NASA’s Lucy, The First Mission To The Trojan Asteroids, Will Uncover Early Solar System History
NASA's 12-year space mission to explore the Trojan asteroids is set for launch.
The Trojan asteroids are thought to be leftover material from the early days of our solar system.
A space mission to explore a record-breaking number of asteroids launches today (16 October).
The Lucy mission is set to begin its 12-year journey by being shot up from the Cape Canaveral Space Force Station, Florida, on a United Launch Alliance Atlas V 401 rocket.
By taking the Earth’s gravitational assistance over many years, or “flybys” of the Earth, it will encounter several “Jupiter Trojan asteroids” with the aim of expanding our knowledge about the solar system in the very early days.
The Trojan asteroids are thought to be the remains of the primordial material that formed the outer planets — Jupiter, Saturn, Uranus, and Neptune. By getting a closer look at the asteroids, scientists aspire to pick up clues about the formation of the solar system and, more generally, planetary origins.
These small bodies go around the Sun, just like any other dweller of our solar system, but are interestingly grouped in two hives naturally. One hive leads Jupiter in an orbit around the Sun while the other trails.
NASA describes the placement of the asteroids thus: “Clustered around the two Lagrange points equidistant from the Sun and Jupiter, the Trojans are stabilized by the Sun and its largest planet in a gravitational balancing act.”
, named after the mathematician and astronomer Joseph-Louis Lagrange, are special locations around a planet’s orbit where the gravitational pull of the planet, the Sun, and the motion of the orbit together create an equilibrium state.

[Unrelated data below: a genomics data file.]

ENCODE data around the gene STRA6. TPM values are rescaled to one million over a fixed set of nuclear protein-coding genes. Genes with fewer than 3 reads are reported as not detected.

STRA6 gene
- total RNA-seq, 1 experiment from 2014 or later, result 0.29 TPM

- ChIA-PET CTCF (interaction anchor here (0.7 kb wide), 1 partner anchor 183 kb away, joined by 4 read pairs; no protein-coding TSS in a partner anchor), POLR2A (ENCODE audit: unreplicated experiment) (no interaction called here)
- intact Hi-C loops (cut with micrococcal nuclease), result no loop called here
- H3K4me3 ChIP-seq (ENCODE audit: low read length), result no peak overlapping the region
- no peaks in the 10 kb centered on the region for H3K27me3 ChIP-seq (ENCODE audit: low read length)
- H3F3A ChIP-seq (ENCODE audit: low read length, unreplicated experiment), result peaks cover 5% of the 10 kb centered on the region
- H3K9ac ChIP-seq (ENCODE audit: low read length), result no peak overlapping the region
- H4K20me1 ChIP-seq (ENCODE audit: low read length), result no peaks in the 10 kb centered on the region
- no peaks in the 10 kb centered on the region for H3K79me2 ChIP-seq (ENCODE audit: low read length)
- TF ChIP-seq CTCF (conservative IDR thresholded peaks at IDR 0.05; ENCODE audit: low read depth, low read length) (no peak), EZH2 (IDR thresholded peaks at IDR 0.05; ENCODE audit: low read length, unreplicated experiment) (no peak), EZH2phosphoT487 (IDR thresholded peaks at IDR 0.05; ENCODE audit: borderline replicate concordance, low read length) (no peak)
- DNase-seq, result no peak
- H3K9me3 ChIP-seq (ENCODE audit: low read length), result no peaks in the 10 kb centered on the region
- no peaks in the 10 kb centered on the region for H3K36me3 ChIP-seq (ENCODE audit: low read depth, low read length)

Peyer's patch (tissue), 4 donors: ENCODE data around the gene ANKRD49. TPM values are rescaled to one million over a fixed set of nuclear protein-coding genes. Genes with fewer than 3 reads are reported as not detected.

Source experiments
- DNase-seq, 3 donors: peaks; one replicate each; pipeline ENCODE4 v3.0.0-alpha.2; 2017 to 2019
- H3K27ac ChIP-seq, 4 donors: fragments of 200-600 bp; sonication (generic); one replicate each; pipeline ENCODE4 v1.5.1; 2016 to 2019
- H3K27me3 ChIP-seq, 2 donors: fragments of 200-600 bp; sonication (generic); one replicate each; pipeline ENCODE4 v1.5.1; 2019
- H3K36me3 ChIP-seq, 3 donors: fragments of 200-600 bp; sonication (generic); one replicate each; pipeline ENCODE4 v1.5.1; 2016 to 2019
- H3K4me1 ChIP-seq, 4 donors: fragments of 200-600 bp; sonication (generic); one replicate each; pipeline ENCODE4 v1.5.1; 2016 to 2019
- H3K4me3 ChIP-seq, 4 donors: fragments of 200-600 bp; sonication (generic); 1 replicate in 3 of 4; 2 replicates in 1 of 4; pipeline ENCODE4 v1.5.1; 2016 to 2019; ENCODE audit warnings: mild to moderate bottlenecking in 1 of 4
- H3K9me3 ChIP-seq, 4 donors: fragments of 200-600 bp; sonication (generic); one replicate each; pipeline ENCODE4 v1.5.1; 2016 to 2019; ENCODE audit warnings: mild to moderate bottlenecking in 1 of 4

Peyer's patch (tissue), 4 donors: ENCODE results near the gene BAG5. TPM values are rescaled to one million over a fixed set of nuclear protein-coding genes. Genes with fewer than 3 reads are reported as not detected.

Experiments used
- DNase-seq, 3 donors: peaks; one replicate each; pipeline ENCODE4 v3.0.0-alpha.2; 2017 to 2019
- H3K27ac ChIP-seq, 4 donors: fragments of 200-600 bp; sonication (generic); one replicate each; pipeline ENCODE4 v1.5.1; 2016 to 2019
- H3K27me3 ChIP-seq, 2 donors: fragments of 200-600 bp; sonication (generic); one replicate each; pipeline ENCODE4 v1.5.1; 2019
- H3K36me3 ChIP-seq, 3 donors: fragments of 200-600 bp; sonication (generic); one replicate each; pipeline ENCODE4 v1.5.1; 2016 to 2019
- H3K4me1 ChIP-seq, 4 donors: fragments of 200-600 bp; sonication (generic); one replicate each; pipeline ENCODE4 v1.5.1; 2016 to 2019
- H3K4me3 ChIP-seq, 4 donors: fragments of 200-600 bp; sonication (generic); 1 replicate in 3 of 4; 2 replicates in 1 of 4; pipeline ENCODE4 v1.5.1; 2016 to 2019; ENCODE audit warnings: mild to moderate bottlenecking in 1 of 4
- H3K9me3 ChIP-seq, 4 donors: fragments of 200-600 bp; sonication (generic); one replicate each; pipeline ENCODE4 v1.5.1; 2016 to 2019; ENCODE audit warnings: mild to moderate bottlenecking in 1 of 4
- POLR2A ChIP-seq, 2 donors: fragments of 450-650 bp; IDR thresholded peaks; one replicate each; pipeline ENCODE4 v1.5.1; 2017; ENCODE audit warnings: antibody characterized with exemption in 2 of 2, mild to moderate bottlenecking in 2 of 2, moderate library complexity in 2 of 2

These places are where it is comfortable for space objects to settle down without much effort. The Trojan asteroids are comfortably placed around Jupiter’s orbit in this way. And because they’ve remained here naturally since the beginning of the solar system, they can tell us a thing or two about that crucial and fascinating early phase.
This is also how the mission gets its name, “Lucy”. Just as the fossilised human ancestor named Lucy, which was discovered in Ethiopia in 1974 by paleoanthropologists, provided unique insights into human evolution, the Lucy mission “promises to revolutionize our knowledge of planetary origins and the formation of the Solar System, including the Earth,” NASA explains.
Over its mission duration of 12 years, the Lucy spacecraft will cover a large distance of 6.3 billion kilometres. In order to do this, it will take the help of three Earth gravity assists in the years 2022, 2024, and 2030 — that will make it the first spacecraft ever to return to the Earth’s vicinity from the outer Solar System — and two massive solar arrays (7.3 m diameter each) to power its journey.
Lucy will first encounter the main belt asteroid called “Donaldjohanson”, which is named after the discoverer of the fossilised human ancestor Lucy, on 20 April 2025.
Two years later, it will begin a series of encounters with Trojan asteroids starting with Eurybates and its satellite, Queta, (binary system) in the swarm leading Jupiter. Five more Trojan asteroid visits are planned in the six years hence, ending with a binary system in the trailing swarm.
Lucy will study the surface geology, surface colour and composition, the interiors and bulk properties, and rings and satellites of these Trojan asteroids. A set of remote sensing instruments on board Lucy will help in recording scientific data. Three scientific instruments will get down to the business of uncovering the mysteries of the early solar system.
By the time Lucy completes its mission time, the spacecraft would have visited a record number of destinations in independent orbits around the Sun.
Though the mission will end in 2023, Lucy will live on. It will remain in orbit around the Sun, returning repeatedly to the Trojan asteroids, according to NASA, “for many thousands, and possibly millions, of years”.
Given that it will live long, Lucy will carry a golden plaque with messages from inspirational figures that could one day be discovered by our descendants. It will serve as a sign of early solar system exploration for those beings in the far future.
(For more information and insights, visit the Lucy mission page.)
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